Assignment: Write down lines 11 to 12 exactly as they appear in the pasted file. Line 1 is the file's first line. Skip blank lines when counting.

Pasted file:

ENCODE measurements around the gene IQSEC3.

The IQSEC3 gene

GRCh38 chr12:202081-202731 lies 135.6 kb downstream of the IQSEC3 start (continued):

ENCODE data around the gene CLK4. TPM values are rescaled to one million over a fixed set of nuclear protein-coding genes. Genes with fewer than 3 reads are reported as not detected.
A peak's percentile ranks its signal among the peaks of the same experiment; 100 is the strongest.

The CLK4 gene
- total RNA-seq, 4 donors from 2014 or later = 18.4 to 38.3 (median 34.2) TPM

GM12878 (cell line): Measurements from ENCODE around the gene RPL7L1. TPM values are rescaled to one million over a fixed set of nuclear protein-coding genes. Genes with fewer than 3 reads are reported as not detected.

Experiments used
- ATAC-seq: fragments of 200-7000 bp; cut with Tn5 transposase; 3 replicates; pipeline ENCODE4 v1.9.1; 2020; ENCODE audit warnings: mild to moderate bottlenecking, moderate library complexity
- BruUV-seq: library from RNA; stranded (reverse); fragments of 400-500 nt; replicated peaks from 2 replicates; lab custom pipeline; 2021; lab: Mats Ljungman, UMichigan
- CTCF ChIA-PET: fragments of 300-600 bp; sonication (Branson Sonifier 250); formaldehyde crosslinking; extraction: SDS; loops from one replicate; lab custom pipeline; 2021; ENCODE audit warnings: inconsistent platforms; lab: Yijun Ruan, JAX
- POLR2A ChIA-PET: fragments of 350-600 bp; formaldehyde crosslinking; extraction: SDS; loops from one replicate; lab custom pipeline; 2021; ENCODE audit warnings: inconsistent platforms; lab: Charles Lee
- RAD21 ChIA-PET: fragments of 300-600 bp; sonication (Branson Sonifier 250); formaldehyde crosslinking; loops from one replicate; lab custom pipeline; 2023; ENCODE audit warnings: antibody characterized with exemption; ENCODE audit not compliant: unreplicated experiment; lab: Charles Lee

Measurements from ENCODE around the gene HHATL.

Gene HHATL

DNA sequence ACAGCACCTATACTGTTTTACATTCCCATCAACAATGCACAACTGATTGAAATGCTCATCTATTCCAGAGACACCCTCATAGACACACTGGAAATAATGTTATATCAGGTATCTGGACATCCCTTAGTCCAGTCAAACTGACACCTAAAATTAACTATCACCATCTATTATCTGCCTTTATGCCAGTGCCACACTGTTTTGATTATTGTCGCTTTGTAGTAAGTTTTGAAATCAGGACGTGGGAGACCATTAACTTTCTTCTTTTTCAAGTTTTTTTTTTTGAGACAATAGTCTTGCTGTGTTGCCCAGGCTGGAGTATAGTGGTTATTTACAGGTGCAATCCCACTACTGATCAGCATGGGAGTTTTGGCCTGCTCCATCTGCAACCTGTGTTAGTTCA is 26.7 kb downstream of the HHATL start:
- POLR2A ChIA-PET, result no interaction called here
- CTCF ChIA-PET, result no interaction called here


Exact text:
- BruUV-seq: library from RNA; stranded (reverse); fragments of 400-500 nt; replicated peaks from 2 replicates; lab custom pipeline; 2021; lab: Mats Ljungman, UMichigan
- CTCF ChIA-PET: fragments of 300-600 bp; sonication (Branson Sonifier 250); formaldehyde crosslinking; extraction: SDS; loops from one replicate; lab custom pipeline; 2021; ENCODE audit warnings: inconsistent platforms; lab: Yijun Ruan, JAX